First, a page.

He produced a great video vignette that gives a young designer's view of his journey through Germany, Switzerland, and Italy graphically. Take a look as it provides a wonderful vignette of a more European-flavored graphic culture. Taylor visited three countries and 26 museums, and participated in Berlin Design Week and DMY. He also experienced the Venice Architectural Biennale prior to interning in Cologne, Germany, during the summer of 2014. We would love to see more of these types of videos on SEGD.org, and would be happy to create a gallery from around the world (and across the USA!) if anyone else has a similar vignette to share.

Sensory Overload, a video tour of Germany, Switzerland and Italy, Taylor Loutsis, Media Objectives at Valeria Dewalt Train Associates

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BarnRaise

BarnRaise

Join a multidisciplinary team led by top design firms to help community organizations create solutions to sticky problems around Access to Care. October 12-14 you’ll rub shoulders with thought leaders, designers, health practitioners, and innovative technologists; be inspired by notable speakers; and share real prototypes with the public. Register today to join a team (space is limited).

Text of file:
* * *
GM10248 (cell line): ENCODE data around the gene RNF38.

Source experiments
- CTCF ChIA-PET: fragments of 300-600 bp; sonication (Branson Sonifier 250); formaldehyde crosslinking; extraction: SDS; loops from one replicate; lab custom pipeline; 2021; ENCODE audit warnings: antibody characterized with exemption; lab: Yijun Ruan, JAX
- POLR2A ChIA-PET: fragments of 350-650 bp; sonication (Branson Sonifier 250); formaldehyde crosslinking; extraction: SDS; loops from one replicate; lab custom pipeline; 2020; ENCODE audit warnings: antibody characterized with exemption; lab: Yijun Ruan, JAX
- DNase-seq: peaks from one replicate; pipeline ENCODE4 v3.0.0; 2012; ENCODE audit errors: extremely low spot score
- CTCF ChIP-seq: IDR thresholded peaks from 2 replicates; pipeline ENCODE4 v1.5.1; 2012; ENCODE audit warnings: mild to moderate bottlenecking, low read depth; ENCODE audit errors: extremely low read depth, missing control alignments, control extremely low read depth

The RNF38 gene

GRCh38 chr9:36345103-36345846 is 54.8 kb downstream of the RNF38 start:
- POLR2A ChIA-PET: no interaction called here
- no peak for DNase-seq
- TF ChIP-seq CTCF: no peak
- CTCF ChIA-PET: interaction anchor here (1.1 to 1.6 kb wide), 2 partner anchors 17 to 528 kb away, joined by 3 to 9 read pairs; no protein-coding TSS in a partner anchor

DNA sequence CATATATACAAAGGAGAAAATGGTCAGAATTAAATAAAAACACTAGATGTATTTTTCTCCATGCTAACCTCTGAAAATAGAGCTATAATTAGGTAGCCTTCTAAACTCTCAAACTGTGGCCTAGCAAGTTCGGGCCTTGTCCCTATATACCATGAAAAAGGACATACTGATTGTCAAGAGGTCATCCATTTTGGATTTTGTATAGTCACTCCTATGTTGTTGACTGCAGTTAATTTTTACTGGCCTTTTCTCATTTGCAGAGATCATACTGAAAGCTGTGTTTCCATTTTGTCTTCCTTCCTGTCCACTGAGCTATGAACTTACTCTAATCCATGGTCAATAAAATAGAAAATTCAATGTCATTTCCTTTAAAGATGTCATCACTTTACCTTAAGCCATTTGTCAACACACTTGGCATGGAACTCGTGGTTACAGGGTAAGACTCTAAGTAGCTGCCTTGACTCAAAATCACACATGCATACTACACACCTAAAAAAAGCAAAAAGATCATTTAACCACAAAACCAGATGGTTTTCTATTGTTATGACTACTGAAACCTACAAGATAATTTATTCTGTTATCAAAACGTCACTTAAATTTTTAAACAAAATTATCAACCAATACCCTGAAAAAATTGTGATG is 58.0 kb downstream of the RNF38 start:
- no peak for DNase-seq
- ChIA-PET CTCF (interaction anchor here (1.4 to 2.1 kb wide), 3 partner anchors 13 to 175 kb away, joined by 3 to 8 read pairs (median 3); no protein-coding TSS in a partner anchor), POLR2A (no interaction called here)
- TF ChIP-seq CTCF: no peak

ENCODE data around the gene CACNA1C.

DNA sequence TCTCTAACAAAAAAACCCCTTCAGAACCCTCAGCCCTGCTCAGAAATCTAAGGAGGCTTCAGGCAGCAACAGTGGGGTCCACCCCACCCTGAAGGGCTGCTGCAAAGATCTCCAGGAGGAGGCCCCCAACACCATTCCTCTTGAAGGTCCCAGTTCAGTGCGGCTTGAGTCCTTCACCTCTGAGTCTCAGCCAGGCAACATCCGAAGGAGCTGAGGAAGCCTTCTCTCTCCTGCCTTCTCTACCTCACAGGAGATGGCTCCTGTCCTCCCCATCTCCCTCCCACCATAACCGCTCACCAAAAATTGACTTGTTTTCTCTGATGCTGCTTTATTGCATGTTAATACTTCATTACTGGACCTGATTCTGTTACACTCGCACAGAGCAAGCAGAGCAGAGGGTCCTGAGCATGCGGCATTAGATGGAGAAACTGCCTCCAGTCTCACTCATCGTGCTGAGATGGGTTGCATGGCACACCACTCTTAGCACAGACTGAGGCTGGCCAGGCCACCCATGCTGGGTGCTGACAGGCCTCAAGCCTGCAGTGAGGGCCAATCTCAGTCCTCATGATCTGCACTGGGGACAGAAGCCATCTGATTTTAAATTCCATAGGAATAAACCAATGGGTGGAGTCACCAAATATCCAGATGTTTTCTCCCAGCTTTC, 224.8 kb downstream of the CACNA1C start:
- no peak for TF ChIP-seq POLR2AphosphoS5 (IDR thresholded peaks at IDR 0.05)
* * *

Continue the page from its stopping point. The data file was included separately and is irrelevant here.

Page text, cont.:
Visit IDBarnraise.com for more information.

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Philadelphia University starts new M.S in Surface Imaging

MS in Surface Imaging, Philadelphia University

Philadelphia University has a long history of textile making, a craft that has morphed into digital printing of textiles and then became a center of excellence for surface imaging. The University has now started a Master of Science Program in Surface Imaging with a focus on Environmental Graphic Design. If you are thinking of going into sign fabrication or want to become an expert in the art of surface imaging, this course is for you. Philadelphia University is unique in that their degrees combine 3 disciplines, Design, Business and Engineering ensuring that you come out of their course with a true multidisciplinary T shaped skill set.

Watch the introductory video with commentary from David Siegel, Director of Surface Imaging from Designtex

 

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Leviathan Renders "The Connected City" for Jabil

Leviathan Jabil Circuit installation, San Jose